Since LDO could not clearly articulate just what it needed or wanted, we worked with them to develop a list of Goals and Objectives in support of a clearly stated Mission. We finally distilled that list of Primary Goals down to four items which we asked LDO to rank. We insisted, however, that LDO rank the list of items not simply by priority. In our experience, ranking items only by priority results in a uni-dimensional view of a multi-dimensional problem. (Organizations typically take on the most important item first -- unfortunately, the most important item nearly always poses the greatest challenges, taking the most time and resources ... and easier items, the 'low-hanging fruit', go un-harvested.) LDO determined that while their passion wanted them to focus on one Goal (i.e., offering a series of high-quality workshops), a longer view of the situation revealed that they would reach that Goal more reliably and sustainably by putting another Goal first (i.e., reinvigorating their Leadership Model as the local 'gold standard' for performance).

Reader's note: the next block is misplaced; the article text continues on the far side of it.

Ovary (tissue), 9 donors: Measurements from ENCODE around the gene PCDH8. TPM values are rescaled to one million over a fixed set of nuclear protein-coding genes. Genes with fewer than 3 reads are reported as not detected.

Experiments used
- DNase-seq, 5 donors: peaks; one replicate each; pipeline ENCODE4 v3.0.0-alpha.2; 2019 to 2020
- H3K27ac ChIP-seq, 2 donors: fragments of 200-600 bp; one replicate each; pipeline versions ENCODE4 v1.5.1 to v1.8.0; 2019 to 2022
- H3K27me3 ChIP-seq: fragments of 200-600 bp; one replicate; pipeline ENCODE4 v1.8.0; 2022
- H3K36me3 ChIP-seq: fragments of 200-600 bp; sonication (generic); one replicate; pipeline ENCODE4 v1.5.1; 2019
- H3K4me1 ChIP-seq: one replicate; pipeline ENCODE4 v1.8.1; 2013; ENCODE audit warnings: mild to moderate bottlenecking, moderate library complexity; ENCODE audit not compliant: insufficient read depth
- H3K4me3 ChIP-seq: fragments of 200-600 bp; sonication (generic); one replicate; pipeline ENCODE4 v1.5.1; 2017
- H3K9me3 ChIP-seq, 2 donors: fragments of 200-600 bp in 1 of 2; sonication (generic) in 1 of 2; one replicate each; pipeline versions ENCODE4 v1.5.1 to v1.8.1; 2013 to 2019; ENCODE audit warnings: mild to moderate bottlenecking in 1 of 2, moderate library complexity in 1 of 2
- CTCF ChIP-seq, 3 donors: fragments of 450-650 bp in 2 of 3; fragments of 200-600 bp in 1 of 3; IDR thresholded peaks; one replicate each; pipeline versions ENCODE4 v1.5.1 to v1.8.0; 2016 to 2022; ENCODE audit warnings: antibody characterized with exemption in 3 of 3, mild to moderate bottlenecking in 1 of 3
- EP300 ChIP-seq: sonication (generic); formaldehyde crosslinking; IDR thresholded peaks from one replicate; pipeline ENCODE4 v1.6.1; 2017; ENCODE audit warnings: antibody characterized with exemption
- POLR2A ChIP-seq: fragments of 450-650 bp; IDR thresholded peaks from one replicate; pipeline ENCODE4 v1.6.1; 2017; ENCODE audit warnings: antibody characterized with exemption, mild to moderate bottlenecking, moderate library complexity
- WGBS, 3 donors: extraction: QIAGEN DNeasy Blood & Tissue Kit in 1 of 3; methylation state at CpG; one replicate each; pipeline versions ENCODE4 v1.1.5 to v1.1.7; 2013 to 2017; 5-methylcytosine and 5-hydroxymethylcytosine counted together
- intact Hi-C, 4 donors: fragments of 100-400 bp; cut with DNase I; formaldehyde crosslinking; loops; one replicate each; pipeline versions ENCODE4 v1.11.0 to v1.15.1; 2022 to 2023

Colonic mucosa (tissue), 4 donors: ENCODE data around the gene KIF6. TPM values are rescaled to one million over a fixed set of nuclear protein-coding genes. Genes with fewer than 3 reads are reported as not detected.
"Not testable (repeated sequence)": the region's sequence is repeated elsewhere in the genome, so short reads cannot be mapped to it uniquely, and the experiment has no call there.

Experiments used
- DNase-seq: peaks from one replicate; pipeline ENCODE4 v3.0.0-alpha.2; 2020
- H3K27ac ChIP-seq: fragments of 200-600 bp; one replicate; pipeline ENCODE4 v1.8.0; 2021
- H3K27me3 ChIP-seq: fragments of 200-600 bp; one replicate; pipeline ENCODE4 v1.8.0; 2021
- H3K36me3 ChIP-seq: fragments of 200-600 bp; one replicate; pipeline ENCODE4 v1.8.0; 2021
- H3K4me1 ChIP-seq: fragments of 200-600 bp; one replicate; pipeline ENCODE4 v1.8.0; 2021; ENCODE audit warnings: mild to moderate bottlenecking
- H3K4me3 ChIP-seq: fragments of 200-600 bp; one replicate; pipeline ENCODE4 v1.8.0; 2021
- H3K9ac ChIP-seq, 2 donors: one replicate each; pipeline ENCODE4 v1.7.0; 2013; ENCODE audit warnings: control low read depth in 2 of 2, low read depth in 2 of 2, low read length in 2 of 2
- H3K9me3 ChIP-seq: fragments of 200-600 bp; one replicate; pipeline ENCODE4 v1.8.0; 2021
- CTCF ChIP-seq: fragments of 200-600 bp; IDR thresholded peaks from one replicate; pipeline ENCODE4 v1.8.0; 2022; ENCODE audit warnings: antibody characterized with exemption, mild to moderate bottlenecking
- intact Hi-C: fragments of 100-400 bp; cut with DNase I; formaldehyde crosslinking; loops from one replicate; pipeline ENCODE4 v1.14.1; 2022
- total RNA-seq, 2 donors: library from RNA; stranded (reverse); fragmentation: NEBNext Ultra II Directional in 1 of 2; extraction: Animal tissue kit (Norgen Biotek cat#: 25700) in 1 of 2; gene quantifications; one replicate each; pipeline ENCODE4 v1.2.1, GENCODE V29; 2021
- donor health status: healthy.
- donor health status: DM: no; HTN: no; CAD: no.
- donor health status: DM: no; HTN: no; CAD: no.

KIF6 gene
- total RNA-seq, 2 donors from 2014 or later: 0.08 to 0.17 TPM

At the end of this first phase, we delivered
Again, we strove to ensure that we carefully attended to the balance between the parts and the whole.
Based on their satisfaction with our initial efforts, LDO asked us to help with the next steps. These included the actual development and delivery of the Workshops, a method to evaluate staff members' performance vis-à-vis the Leadership Model, a plan for addressing on-going personal professional development in terms specifically of the Leadership Model, and updated content / format for the SLI. Once again, we approached these as products to deliver for a fixed fee.